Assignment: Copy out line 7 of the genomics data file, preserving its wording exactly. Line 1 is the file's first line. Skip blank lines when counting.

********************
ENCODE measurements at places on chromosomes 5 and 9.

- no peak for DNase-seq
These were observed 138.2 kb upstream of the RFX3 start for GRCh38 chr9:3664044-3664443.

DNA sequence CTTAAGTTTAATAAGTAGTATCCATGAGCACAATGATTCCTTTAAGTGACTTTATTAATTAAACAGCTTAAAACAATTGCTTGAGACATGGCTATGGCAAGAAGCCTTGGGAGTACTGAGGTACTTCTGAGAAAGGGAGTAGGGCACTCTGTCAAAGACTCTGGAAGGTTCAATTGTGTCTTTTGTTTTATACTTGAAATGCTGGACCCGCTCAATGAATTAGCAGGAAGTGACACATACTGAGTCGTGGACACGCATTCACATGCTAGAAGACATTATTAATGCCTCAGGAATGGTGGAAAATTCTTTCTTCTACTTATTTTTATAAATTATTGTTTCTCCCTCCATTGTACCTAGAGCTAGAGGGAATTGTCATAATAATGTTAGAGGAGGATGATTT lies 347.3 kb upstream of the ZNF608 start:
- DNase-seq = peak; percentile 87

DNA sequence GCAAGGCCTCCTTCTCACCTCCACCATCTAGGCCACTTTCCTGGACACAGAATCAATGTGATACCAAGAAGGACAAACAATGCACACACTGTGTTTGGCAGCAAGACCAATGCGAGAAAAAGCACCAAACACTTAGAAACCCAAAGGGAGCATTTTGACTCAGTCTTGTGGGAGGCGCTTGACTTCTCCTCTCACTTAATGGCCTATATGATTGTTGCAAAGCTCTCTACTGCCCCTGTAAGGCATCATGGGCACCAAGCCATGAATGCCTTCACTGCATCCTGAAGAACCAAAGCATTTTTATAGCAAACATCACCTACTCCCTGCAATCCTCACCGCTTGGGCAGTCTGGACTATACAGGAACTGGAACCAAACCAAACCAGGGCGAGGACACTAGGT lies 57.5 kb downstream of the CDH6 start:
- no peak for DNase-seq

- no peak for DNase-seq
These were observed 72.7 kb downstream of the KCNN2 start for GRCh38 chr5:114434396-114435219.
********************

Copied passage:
- no peak for DNase-seq